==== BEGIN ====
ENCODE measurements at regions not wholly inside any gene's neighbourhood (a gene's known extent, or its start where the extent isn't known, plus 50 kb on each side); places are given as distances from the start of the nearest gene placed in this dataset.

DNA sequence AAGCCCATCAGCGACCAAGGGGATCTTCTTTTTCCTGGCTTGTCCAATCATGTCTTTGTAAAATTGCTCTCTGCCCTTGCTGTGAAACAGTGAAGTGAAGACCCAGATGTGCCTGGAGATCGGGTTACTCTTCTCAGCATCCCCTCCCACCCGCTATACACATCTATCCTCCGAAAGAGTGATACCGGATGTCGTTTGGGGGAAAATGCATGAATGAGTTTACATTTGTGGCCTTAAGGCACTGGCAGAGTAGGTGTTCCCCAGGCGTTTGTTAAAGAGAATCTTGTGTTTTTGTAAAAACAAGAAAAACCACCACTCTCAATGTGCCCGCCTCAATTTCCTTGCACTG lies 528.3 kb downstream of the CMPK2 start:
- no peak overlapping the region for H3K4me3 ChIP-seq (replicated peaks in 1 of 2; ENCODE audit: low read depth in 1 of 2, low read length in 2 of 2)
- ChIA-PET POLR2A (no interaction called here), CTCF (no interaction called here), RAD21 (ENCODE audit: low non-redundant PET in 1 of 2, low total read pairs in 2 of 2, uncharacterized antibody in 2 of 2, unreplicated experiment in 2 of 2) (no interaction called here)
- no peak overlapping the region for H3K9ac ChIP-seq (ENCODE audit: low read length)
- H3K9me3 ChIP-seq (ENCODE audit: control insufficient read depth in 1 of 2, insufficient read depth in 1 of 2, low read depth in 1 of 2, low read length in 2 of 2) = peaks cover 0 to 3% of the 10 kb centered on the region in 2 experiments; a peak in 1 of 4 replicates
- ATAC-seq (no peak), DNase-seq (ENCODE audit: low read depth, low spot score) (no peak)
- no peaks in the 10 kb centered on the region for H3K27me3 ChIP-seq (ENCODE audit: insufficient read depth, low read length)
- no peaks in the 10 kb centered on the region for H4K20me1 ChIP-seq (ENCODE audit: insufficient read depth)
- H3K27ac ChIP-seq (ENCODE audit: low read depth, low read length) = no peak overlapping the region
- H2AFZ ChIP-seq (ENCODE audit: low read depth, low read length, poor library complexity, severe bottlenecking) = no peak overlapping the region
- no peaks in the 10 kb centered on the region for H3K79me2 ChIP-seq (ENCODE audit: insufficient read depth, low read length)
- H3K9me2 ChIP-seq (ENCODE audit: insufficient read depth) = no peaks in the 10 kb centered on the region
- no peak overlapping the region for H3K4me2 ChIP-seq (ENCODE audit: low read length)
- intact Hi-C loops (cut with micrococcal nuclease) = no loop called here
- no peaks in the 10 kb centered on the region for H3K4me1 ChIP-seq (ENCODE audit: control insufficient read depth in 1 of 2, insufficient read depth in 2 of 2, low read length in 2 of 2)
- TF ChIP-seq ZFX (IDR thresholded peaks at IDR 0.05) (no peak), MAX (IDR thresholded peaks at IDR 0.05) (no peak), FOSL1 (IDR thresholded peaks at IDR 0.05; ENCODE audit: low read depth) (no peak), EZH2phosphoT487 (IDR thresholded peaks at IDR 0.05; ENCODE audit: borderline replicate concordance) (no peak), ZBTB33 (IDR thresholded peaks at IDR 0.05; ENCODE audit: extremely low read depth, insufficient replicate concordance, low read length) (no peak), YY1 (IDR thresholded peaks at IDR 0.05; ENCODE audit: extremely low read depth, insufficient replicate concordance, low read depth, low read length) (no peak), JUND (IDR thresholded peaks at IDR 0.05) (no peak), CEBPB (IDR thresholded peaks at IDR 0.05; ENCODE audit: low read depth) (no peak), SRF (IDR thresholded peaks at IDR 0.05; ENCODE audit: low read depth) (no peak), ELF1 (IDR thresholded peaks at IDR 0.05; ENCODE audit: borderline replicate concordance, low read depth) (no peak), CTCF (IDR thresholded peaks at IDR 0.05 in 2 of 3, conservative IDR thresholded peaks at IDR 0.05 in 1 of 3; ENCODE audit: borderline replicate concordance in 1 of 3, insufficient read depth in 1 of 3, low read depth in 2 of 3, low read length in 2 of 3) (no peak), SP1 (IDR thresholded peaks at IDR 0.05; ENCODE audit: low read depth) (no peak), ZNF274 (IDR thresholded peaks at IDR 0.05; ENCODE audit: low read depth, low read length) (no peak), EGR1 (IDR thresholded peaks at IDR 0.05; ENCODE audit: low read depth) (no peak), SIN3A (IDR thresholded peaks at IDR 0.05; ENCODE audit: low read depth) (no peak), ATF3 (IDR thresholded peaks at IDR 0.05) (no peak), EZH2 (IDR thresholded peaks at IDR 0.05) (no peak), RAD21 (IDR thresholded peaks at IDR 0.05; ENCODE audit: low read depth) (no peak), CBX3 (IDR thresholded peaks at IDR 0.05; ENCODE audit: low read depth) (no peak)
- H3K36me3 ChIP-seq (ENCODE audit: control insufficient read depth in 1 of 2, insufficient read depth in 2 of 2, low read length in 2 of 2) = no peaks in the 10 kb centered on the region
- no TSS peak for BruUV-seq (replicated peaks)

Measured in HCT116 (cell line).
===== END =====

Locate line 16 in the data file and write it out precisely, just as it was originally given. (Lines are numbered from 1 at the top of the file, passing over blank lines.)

- no peaks in the 10 kb centered on the region for H3K4me1 ChIP-seq (ENCODE audit: control insufficient read depth in 1 of 2, insufficient read depth in 2 of 2, low read length in 2 of 2)